Wednesday, November 28, 2007

Going it Alone

*This post has been altered out of respect for a friend who does not wish to be identified. 

I am immersed again, thinking on our missing and murdered. The astounding generosity and ingenuity that is personified by the people of Cahoots Theatre Projects has brought me to a retreat to focus on furthering the script [now called] In Spirit. Among other writers and dramaturgs, in this strange little town of "twee", I think of May 6, 1978.

One girl is occupying the largest room in my mind - fueling the busiest muscles of my heart.

It is a lonely thing in so many ways, this play. I have come off of working on big group development - the Fort at York for weeks, with fourteen other actors and various other staffies, creative and non. The Mill for Theatrefront, with a dozen or so artists I admire newly and for ages. Big groups. Here I sit at the Green Room used by the Shaw festival, the only person. Not one other soul in the room, and it's a big one. In Spirit quickly became a three-person play. I worked with Andy and Michaela as soon as I had a draft to hold in my hands. We invited people to respond straightaway - it was us three or more, always. Today I am alone. This seldom means "lonely" for me, but this time, it does.

The other aspect that has me feeling like a tiny single-celled organism is that I am realizing, more and more, that this play is not enough. It is not enough to write a play about a girl who was murdered, and whose killer was never "brought to justice". Justice can hardly be served in this case. Even if the killer were found, proven guilty, and sentenced to jail for all of eternity, never would his mother glance out the kitchen window in hopes that her child was puttering down the lane on his new bike - "Sorry, mom! I got lost." or "Sorry mom, I ran away, but I came home because I realized..." whatever. No. Whoever killed got to grow up. The murdered did not. This girl did not.

She was imagined into adulthood by all of those who loved her, but she did not do the things that she ought to have done. She was cut short by someone who had no right to make that choice for her.

A play will not change that.

What I want is for the man who killed her - and it was almost certainly a man - to suffer. I do. And it goes against all of the faith that I have in our kind. Us humans. What have we done? How have we bred a person who can commit such an act? Why do I have a hunger for vengeance about this, a desire for the man who did this to suffer worse than any murdered child has ever suffered? He was a child once! It's a safe assumption to guess that he suffered in his youth - he must have to become such a creature. In spite of this, I have no sympathy for him. I want him punished.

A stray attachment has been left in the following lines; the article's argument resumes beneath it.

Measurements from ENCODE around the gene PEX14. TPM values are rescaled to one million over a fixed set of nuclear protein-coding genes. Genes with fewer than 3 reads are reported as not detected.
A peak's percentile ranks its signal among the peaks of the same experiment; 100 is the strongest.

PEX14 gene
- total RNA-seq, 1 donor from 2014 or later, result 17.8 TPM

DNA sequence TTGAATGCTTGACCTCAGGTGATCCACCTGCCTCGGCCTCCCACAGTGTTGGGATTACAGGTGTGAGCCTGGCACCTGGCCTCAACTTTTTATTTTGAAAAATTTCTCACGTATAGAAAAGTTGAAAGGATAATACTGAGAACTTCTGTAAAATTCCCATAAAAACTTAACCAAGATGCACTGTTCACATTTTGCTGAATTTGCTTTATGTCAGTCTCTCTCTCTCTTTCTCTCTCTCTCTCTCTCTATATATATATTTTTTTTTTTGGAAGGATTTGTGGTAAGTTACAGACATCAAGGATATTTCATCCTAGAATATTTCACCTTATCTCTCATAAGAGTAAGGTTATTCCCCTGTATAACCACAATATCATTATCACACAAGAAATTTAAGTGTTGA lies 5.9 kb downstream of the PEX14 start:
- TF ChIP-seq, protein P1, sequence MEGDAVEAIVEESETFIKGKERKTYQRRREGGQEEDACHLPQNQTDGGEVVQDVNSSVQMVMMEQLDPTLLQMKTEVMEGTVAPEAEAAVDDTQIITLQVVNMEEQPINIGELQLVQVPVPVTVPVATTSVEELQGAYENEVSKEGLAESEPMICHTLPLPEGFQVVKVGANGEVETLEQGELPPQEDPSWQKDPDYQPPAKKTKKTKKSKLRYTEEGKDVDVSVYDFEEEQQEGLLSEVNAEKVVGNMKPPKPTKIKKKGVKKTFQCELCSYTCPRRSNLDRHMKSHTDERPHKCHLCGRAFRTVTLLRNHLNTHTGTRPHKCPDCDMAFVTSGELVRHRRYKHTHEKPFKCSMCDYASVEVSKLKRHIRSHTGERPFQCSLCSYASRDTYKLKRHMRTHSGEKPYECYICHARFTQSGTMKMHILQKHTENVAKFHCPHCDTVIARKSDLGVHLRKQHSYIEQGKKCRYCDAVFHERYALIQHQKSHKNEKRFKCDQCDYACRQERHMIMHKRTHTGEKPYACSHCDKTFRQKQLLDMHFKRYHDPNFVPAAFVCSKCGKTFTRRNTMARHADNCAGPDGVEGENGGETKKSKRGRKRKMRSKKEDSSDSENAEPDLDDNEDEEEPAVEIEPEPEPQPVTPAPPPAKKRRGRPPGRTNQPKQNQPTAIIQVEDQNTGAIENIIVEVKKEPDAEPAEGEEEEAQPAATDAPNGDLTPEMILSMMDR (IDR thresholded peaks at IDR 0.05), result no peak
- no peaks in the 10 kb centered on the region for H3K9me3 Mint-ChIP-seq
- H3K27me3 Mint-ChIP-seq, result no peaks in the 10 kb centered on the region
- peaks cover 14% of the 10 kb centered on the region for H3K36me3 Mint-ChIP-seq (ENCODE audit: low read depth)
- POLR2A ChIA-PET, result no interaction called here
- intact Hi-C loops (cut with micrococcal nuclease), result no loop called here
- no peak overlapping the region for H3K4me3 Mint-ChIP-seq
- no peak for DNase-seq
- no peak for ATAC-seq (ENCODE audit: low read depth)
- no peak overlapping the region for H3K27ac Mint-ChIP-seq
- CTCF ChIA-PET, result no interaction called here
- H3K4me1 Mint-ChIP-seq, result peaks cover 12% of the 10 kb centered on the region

A play is not enough. And so the play must demand what is.

Does this serve this girl? Does it serve her beautiful mom? Her sisters? All of those people who were effected by her short time with us? That is my hope. That is my aim.

This week, I do it alone. Never have I been so alone as any murdered woman or girl was in her last moments. And this is just a play. I wish it were more.

Saturday, September 22, 2007

from Michaela : A Hole in the Sky

*This post was altered out of respect for a friend.

As the actor asked and honored to walk for a brief time in a missing girl's shoes,
I found myself so profoundly affected by her.

I never had the pleasure of meeting her in person,
but I do feel like in some way I was allowed to know her... even if only a little.

The process of this play was beautiful and difficult and excruciating.
It struck me with such a profound sadness at times that I would need to stop and allow the wave to pass... grief for a relation, one of our young.
And now in light of the recent passing of my dearest Mama,
remembering the experience of In Spirit [retitled] is suggesting some strange kind of solace.

My Mom lived a long full life and raised kids and raced cars and was an active member of her community… this girl was robbed of that before she could even reach the age of thirteen. Just a babe really.
Even still, she was a great babysitter, loved her new bike and was loved and respected by her community.

And in the telling of this story I was ever reminded of the need to remain present.
To delight in some things and take heed of others. To always do your best and to know that it’s okay when you don’t.

The strange solace lies too in the reminder that at any time, especially those times when you feel exceptionally alone, those spirits are there. Our ancestors walk with us, carry us and continue to love us from another place. They continue on within us, through our eyes, our expressions, our subtle ways of being… our laughter.

As a friend said to me the other day, “It is like a hole in the sky.”… and that it is.
But somewhere I believe there is a huge reunion where there is only remembering and love and joy.
And maybe the only way to get there,
is through some hole in the sky.

Monday, July 2, 2007

in love like that

There are times I fear celebrating inside happiness because I don't want to chase the joy away. There are better days when I am able to look around, shake my woolly head and revel in how fucking beautiful this life is.

Today I had a reading of a play I conceived of three years ago. Back when I first wrote it, I quite loved it. I shared it with some trusted friends and fellow writers- feedback was encouraging. In spite of this, I let one person's lukewarm reception cool my own feelings about it. I let it slide to the side and pursued other stories. I'm glad for the work I did in that time, but I missed this play like home.